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Clinical manifestations and diagnosis of intraventricular hemorrhage in the newborn

Lisa M Adcock, MD
Section Editors
Joseph A Garcia-Prats, MD
Douglas R Nordli, Jr, MD
Deputy Editor
Melanie S Kim, MD


Intraventricular hemorrhage (IVH; also known as subependymal or germinal matrix hemorrhage) is an important cause of brain injury in premature infants. Although the incidence has declined since the 1980s, IVH remains a significant problem, as improved survival of extremely premature infants has resulted in a greater number of survivors with this condition [1,2].

The epidemiology, pathogenesis, clinical presentation, and diagnosis of IVH are discussed in this topic review. The management, complications, and outcome of IVH in the newborn are discussed separately. (See "Management and complications of intraventricular hemorrhage in the newborn".)


Preterm infants — In preterm infants, the site of origin of bleeding is generally in small blood vessels in the subependymal or germinal matrix (also termed the ganglionic eminence), which is located between the caudate nucleus and the thalamus at the level of the foramen of Monro. Neuropathologic studies suggest that the hemorrhage is primarily within the capillary network, which freely communicates with the venous system, although bleeding can also occur from the arterial circulation. Vessels in this region occupy border zones between cerebral arteries and the collecting zone of the deep cerebral veins, and have increased permeability when subjected to hypoxia and/or increased venous pressure [3]. Bleeding may disrupt the ependymal lining and extend into the lateral ventricle. (See 'Germinal matrix fragility' below.)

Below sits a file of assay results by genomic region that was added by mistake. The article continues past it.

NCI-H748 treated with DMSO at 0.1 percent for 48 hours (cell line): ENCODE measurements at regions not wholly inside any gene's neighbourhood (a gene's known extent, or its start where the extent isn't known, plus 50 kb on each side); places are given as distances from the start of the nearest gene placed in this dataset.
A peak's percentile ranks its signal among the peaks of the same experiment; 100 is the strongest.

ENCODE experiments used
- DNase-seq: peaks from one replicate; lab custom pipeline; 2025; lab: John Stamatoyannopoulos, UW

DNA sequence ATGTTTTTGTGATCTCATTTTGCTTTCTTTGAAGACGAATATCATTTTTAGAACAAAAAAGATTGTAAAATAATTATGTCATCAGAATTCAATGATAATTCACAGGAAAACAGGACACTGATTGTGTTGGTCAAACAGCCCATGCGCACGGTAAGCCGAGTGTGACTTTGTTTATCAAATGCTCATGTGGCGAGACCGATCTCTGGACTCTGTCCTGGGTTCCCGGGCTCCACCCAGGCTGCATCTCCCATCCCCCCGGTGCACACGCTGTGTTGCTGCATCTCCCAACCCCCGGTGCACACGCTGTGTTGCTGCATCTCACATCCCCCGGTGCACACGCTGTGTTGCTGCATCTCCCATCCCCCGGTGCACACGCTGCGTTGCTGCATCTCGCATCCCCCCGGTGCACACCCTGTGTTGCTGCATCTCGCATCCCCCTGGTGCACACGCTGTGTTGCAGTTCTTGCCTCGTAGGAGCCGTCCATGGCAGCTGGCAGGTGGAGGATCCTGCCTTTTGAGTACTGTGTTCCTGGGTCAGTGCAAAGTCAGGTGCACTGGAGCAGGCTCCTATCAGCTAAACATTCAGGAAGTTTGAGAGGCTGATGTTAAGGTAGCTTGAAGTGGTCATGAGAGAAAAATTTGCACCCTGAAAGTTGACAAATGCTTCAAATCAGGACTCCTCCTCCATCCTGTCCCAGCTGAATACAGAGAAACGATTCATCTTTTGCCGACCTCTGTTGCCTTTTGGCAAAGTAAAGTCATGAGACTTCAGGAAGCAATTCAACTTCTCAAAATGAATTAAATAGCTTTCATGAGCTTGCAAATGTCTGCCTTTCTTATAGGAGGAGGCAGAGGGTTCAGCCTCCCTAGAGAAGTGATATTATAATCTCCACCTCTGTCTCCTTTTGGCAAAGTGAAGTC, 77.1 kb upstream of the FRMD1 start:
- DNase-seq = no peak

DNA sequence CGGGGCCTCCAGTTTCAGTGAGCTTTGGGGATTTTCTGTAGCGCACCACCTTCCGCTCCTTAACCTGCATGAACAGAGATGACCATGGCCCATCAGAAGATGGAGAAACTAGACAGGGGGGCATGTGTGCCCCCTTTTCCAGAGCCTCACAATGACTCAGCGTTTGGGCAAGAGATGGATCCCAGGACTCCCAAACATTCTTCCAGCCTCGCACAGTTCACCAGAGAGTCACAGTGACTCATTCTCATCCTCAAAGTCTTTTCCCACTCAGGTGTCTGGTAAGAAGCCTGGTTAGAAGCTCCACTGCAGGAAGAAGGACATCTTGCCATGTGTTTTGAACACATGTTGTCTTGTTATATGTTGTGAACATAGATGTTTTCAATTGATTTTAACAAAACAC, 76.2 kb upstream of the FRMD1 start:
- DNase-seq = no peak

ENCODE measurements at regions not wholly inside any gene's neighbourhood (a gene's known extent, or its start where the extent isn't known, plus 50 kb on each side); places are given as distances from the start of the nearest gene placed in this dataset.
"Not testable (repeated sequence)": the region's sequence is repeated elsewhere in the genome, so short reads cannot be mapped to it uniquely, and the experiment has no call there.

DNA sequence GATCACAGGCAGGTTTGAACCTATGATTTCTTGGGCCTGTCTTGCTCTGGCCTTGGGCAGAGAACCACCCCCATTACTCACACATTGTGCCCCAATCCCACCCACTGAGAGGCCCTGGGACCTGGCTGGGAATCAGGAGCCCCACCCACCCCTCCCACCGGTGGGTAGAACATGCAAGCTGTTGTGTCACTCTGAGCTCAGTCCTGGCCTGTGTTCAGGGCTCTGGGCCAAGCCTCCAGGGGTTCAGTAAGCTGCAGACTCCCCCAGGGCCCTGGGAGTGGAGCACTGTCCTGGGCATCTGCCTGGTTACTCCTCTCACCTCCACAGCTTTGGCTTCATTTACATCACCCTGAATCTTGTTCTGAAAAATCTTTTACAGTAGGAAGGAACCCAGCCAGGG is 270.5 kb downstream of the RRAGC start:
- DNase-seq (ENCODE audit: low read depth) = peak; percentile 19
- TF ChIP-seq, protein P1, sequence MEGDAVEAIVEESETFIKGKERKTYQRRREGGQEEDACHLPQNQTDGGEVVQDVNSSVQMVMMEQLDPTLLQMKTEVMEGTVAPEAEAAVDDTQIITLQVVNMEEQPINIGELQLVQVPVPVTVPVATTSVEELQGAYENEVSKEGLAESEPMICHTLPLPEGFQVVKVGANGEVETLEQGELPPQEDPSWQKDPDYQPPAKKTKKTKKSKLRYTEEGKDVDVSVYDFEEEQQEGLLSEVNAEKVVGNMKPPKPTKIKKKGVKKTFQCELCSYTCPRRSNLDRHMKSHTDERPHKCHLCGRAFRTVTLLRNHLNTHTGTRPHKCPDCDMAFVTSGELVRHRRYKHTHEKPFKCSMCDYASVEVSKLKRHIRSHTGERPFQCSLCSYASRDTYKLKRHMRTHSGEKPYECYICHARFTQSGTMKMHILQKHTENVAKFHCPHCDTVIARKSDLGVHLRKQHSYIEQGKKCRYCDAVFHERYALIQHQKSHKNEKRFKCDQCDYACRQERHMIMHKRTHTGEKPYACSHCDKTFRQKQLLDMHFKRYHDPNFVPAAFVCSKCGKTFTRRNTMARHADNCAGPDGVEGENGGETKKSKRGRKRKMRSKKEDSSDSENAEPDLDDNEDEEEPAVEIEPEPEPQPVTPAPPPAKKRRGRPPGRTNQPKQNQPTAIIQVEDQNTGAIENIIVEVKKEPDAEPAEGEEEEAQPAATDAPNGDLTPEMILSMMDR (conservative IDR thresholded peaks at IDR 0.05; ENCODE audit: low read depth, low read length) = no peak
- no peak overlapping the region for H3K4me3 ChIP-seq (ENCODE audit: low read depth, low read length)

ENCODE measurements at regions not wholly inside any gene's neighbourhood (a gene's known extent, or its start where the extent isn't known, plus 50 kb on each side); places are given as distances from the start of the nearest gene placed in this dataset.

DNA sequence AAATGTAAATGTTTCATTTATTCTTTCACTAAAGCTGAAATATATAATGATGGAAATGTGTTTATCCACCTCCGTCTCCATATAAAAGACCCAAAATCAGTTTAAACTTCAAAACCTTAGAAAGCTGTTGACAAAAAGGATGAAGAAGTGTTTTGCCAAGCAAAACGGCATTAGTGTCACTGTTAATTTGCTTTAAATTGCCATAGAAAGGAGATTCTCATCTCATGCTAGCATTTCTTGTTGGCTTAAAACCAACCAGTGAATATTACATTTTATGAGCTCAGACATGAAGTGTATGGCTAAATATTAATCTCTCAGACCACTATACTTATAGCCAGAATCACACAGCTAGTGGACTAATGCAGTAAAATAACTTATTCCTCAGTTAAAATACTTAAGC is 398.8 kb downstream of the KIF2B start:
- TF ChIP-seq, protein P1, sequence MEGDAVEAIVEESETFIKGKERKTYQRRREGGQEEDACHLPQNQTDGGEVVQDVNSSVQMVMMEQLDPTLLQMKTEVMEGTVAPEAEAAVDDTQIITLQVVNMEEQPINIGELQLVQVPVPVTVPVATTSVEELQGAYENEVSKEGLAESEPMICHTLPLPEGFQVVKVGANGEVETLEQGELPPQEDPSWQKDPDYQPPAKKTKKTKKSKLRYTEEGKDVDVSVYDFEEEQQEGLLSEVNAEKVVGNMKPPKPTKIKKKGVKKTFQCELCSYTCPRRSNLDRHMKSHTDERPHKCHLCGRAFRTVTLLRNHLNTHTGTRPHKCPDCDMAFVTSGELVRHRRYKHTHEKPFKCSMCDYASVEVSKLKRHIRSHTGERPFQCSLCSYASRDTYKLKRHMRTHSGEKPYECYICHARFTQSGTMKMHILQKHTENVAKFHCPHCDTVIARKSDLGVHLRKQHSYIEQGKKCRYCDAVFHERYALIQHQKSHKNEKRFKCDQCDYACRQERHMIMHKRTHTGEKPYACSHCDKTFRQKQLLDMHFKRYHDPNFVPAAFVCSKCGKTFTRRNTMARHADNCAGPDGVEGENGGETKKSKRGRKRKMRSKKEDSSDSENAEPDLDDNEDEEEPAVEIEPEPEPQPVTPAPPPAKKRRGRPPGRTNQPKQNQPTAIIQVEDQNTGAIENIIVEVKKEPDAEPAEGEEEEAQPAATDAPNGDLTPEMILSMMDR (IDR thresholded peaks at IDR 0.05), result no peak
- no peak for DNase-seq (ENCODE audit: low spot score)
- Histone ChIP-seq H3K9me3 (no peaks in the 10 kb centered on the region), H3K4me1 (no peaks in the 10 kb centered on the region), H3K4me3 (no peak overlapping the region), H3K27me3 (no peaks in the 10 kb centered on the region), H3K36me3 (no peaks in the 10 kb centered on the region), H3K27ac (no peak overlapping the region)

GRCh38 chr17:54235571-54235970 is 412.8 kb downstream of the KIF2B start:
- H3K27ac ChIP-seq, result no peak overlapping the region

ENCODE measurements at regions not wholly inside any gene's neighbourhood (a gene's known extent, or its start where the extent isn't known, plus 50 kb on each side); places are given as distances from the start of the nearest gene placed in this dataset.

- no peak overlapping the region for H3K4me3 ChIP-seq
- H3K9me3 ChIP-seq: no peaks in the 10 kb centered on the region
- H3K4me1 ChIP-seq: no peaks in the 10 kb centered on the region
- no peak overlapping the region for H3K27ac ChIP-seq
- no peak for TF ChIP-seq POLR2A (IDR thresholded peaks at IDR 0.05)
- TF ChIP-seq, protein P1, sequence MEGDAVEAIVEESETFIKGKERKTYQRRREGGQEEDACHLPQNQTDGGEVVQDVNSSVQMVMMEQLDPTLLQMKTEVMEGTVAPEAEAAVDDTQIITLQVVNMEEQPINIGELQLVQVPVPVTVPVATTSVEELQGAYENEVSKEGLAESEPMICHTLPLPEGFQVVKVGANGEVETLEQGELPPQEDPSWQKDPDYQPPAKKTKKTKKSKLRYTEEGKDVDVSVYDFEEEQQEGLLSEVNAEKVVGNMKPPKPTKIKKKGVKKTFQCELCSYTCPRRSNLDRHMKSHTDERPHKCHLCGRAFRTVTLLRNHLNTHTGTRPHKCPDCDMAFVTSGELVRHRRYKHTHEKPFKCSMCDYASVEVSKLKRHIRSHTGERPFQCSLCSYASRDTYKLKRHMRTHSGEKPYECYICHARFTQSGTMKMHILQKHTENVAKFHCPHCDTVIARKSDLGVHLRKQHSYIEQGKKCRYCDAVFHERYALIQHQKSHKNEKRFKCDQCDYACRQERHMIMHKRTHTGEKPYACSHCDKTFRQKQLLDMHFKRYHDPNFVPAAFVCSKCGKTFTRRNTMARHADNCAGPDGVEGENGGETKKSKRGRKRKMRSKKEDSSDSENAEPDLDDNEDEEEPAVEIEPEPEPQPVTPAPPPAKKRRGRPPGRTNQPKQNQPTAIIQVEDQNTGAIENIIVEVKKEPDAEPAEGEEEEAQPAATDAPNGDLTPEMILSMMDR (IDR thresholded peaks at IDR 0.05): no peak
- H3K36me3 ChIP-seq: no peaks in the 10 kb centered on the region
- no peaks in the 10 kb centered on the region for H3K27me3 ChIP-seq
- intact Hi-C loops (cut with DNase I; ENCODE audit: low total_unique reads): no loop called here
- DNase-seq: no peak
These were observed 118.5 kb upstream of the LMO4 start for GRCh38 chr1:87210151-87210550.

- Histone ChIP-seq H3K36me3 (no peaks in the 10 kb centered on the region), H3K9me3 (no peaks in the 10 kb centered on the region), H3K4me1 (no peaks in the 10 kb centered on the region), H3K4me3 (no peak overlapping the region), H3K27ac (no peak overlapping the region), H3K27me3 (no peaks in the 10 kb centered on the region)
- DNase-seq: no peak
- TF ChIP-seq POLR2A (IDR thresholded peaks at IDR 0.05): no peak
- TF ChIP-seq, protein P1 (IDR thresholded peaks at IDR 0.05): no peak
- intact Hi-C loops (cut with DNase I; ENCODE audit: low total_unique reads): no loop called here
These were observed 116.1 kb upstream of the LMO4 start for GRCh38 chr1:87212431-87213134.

Severity and grading of IVH — Severity of hemorrhage is based on whether the bleeding is confined to the germinal matrix region or if it extends into the adjacent ventricular system or white matter (intraparenchymal). The following grading system is used to define the extent of bleeding (table 1) [3]:

Grade I – Bleeding is confined to the germinal matrix (image 1 and image 2)

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Literature review current through: Oct 2017. | This topic last updated: Oct 24, 2016.
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